Keeping your brand alivePosted on
Just like the year 2020 is proving to be, the global recovery from lockdown measures is difficult to accurately predict. How will the coronavirus crisis affect people’s spending power? After weeks of only buying essential items, will consumers emerge with a new set of values? Will future consumers gyrate away from measuring success through the value of having ‘stuff’ and want a simpler life? Or will they think ‘life’s too short’ and live for the moment? If the first day of business after lockdown in Shanghai’s luxury Hermès store – where shoppers spent $2.7m – is anything to go by, businesses are set to be rewarded by pent-up demand.
But how can you keep your brand alive in the meantime?
If you haven’t already done so, now is the time to implement an online retail platform to ensure that you are still able to trade and be visible to clients. And if you already have an online presence, this could be the time to expand your reach and use social media channels such as Twitter, Instagram and IGTV to keep in touch with your customer base and re-inforce your brand values. Businesses such as Barry’s Gym have embraced this approach: the company now holds daily workouts on its Instagram page in an effort to keep clients engaged and loyal while studios are closed.
Be flexible and think of ways of diversifying your brand or product range to make your business relevant today. In the midst of the global pandemic LVMH announced that it was re-tooling its production lines at Parfum Christian Dior, Guerlain and Parfums Givenchy to make hand sanitisers, while the ateliers switched to making millions of surgical masks. Generating positive brand values such as empathy and having a social conscious during difficult times will serve you well when business returns to normal.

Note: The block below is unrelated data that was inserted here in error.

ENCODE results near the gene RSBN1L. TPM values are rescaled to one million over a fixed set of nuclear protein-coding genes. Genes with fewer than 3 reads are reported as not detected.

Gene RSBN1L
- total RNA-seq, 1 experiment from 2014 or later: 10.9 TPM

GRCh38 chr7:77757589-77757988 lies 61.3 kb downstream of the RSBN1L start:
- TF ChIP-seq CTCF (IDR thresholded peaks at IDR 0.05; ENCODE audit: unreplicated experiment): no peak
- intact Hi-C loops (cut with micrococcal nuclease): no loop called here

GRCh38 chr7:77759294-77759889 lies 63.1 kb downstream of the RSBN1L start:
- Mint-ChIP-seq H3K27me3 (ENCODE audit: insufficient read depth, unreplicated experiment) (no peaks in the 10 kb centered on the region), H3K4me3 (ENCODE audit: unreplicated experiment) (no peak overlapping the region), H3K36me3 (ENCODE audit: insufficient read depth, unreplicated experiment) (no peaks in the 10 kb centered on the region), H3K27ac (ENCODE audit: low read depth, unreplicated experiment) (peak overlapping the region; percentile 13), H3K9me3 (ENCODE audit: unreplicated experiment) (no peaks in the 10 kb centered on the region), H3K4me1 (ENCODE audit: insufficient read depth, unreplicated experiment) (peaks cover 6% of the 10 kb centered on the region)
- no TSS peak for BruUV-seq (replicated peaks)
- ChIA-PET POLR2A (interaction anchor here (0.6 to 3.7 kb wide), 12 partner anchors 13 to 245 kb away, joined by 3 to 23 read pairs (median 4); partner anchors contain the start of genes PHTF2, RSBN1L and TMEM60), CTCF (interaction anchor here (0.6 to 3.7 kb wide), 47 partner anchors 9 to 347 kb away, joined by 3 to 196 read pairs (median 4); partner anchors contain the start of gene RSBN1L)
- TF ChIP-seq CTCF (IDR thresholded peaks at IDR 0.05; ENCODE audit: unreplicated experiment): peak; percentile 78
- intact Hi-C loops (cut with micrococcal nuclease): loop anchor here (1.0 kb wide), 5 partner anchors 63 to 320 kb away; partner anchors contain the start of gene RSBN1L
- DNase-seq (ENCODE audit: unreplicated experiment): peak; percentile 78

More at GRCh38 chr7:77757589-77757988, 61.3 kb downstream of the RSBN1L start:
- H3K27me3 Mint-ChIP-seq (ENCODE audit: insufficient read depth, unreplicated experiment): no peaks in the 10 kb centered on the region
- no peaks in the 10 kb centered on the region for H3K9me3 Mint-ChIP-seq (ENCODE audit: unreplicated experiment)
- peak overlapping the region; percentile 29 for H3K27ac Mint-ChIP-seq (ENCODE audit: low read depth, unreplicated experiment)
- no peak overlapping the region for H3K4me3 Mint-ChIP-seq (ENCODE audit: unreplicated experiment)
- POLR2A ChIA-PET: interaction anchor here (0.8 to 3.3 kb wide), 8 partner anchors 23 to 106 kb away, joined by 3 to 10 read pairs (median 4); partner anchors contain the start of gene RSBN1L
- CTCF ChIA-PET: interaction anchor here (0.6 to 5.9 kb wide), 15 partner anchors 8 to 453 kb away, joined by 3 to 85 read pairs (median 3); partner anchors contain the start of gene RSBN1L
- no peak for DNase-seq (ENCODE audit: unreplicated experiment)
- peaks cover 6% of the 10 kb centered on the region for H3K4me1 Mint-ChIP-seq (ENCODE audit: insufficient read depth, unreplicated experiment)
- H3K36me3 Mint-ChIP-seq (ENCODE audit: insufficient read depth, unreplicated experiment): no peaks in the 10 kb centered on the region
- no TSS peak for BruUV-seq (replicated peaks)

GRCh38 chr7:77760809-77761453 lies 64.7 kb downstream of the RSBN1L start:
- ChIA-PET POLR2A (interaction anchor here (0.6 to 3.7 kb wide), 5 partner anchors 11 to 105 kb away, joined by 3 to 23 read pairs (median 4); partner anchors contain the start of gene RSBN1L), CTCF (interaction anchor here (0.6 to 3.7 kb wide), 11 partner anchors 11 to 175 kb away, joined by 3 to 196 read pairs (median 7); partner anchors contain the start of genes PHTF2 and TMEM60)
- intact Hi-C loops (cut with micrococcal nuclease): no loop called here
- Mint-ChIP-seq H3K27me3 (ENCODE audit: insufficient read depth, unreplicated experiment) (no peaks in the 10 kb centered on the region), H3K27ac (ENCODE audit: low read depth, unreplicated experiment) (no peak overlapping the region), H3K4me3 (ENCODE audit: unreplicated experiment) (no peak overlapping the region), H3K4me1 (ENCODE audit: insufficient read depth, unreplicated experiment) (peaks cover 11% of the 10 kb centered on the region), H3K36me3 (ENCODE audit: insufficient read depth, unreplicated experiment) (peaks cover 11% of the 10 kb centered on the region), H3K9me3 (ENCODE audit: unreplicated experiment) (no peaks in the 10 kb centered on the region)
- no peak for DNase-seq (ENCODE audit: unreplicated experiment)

This may be the time to review and restructure your business and find ways to make your Intellectual Property (IP) work harder for you through licencing or franchising. IP can be sold, franchised or licensed in order to raise revenue. Franchising or licensing your IP to third parties can also help further develop the reach of your business to new consumers. If your brand is not currently active in a specific country you may wish to give consideration to licensing your brand to third parties who have the financial means to promote and progress your brand in that territory in return for a royalty fee.
These are difficult and uncertain times for everyone but whatever the current circumstances of your business; your IP remains a valuable asset which, with the right protection, marketing and exploitation, can help you ride this wave until we can all resume some level of normality, and beyond.
Should you have any questions or wish to discuss the contents of this article further, please do not hesitate to contact the authors, Lisa King and Hanna Tiyamiyu, or your usual trade mark attorney.